Complexes of the antimicrobial ciprofloxacin with soil, peat, and aquatic humic substances.

Authors:
Dr. Ludmilla Aristilde, PhD
Dr. Ludmilla Aristilde, PhD
Cornell University
Associate Professor
Environmental Chemistry; Environmental Biochemistry; Environmental Engineering.
Ithaca, NY | United States
Garrison Sposito
Garrison Sposito
University of California

Environ Toxicol Chem 2013 Jul 15;32(7):1467-78. Epub 2013 May 15.

Biological and Environmental Engineering, Cornell University, Ithaca, New York, USA.

Natural organic matter (NOM) is implicated in the binding of antibiotics by particles in soils and waters. The authors' previous computational study revealed structural rearrangement of both hydrophilic and hydrophobic moieties of NOM to favor H-bonding and other intermolecular interactions, as well as both competition with ion-exchange reactions and bridging interactions by NOM-bound divalent cations. The importance of these interactions was investigated using fluorescence-quenching spectroscopy to study the adsorption of ciprofloxacin (Cipro), a fluoroquinolone antibiotic, on 4 reference humic substances (HSs): Elliott soil humic acid (HA), Pahokee peat HA, and Suwannee river HA and fulvic acid. A simple affinity spectrum HS model was developed to characterize the cation-exchange capacity and the amount of H-bond donor moieties as a function of pH. The adsorption results stress the influence of both pH conditions and the type of HS: both soil HA and peat HA exhibited up to 3 times higher sorption capacity than the aquatic HS at pH ≥ 6, normalizing to the aromatic C content accounted for the differences among the terrestrial HS, and increasing the concentration of divalent cations led to a decrease in adsorption on aquatic HA but not on soil HA. In addition, the pH-dependent speciation models of the Cipro-HS complexes illustrate an increase in complexation due to an increase in deprotonation of HS ligands with increasing pH and, at circumneutral and alkaline pH, enhanced complexation of zwitterionic Cipro only in the presence of soil HA and peat HA. The findings of the present study imply that, in addition to electrostatic interactions, van der Waals interactions as facilitated by aromatic structures and H-bond donating moieties in terrestrial HS may facilitate a favorable binding environment. Environ Toxicol Chem 2013;32:1467-1478. © 2013 SETAC.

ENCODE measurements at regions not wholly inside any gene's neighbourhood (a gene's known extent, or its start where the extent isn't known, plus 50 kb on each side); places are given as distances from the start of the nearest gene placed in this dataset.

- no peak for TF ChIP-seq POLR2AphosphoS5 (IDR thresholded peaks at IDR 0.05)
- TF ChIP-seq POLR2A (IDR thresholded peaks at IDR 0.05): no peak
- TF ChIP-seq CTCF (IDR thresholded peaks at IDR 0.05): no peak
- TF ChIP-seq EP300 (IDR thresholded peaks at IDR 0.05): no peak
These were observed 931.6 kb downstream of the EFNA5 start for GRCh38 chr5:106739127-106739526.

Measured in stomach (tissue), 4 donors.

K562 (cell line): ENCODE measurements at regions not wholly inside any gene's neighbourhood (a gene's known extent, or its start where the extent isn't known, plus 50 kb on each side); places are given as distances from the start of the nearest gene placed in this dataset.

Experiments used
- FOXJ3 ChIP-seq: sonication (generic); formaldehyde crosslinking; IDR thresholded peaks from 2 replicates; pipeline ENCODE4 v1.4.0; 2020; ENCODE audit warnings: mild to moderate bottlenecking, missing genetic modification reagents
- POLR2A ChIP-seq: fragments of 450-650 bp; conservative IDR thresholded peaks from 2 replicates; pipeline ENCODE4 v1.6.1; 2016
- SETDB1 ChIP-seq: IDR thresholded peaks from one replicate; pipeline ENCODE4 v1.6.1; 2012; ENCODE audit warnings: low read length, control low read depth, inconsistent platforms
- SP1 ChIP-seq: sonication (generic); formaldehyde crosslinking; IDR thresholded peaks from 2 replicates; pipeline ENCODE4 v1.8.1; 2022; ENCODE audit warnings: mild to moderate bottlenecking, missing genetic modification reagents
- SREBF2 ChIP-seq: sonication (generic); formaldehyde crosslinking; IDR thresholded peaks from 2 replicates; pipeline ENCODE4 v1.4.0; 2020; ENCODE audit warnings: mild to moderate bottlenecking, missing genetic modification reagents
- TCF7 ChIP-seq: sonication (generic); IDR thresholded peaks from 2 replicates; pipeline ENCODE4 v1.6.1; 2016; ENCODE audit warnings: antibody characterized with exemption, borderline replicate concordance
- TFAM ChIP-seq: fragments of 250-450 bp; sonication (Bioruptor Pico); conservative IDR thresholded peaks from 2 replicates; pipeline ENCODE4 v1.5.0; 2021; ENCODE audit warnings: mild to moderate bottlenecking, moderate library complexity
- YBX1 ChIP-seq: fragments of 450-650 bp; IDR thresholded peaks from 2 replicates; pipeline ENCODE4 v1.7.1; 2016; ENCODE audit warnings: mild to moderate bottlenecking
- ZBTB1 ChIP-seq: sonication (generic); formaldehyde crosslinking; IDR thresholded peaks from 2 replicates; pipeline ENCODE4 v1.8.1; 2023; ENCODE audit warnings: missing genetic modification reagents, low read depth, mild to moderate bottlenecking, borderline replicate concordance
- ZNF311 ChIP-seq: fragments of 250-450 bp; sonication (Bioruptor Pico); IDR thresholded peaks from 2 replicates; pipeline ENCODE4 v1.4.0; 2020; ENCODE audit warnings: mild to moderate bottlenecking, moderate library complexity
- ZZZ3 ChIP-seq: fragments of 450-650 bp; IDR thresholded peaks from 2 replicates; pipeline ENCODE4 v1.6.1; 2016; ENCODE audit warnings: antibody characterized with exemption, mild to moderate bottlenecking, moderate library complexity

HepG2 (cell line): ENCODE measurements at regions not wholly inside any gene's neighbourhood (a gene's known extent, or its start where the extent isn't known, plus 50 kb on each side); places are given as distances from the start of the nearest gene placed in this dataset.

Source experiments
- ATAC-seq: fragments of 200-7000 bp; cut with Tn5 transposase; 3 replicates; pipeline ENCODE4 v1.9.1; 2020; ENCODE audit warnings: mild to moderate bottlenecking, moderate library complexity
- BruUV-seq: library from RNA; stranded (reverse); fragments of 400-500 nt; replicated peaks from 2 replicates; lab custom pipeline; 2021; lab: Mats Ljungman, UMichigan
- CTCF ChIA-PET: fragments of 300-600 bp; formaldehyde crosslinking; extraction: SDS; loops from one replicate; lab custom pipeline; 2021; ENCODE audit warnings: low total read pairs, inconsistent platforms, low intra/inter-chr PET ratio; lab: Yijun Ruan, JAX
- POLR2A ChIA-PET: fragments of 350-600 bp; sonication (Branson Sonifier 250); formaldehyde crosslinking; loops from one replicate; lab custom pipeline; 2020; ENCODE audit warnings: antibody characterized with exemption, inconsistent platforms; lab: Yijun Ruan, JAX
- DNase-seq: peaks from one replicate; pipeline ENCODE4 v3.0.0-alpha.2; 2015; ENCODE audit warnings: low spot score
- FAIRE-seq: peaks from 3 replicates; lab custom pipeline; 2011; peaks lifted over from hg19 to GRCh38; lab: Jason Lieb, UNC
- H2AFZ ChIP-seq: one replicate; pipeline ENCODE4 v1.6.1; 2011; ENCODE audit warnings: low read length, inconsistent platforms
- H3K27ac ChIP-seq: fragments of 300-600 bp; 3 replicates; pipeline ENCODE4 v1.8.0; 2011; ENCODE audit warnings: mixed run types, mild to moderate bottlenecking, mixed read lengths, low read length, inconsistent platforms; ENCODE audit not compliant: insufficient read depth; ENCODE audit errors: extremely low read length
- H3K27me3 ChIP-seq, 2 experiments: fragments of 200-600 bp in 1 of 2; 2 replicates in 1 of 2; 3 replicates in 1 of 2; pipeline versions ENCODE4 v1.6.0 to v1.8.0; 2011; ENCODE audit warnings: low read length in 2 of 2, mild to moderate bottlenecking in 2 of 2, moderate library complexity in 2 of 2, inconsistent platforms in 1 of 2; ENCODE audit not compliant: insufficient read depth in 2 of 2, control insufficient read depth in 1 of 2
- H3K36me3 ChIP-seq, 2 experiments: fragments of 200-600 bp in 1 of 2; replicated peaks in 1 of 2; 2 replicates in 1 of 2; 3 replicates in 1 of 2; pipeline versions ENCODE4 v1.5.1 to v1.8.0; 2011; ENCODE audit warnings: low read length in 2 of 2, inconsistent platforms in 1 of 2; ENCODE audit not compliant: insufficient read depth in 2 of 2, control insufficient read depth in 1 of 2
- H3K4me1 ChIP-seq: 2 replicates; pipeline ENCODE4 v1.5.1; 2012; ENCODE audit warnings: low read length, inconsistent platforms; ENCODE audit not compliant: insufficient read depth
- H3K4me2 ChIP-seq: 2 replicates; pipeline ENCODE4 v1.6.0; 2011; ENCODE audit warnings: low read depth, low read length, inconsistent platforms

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http://dx.doi.org/10.1002/etc.2214DOI Listing
July 2013
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